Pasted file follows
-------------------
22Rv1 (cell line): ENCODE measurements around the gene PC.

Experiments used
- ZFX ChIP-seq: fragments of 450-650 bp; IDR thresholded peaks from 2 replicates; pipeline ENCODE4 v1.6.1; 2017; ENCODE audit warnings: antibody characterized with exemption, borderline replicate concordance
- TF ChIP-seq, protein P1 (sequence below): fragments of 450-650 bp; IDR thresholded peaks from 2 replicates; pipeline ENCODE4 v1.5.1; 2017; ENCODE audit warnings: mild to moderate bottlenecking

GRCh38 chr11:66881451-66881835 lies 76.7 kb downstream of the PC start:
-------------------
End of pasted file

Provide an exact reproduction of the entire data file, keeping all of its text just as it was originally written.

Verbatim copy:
22Rv1 (cell line): ENCODE measurements around the gene PC.

Experiments used
- ZFX ChIP-seq: fragments of 450-650 bp; IDR thresholded peaks from 2 replicates; pipeline ENCODE4 v1.6.1; 2017; ENCODE audit warnings: antibody characterized with exemption, borderline replicate concordance
- TF ChIP-seq, protein P1 (sequence below): fragments of 450-650 bp; IDR thresholded peaks from 2 replicates; pipeline ENCODE4 v1.5.1; 2017; ENCODE audit warnings: mild to moderate bottlenecking

GRCh38 chr11:66881451-66881835 lies 76.7 kb downstream of the PC start: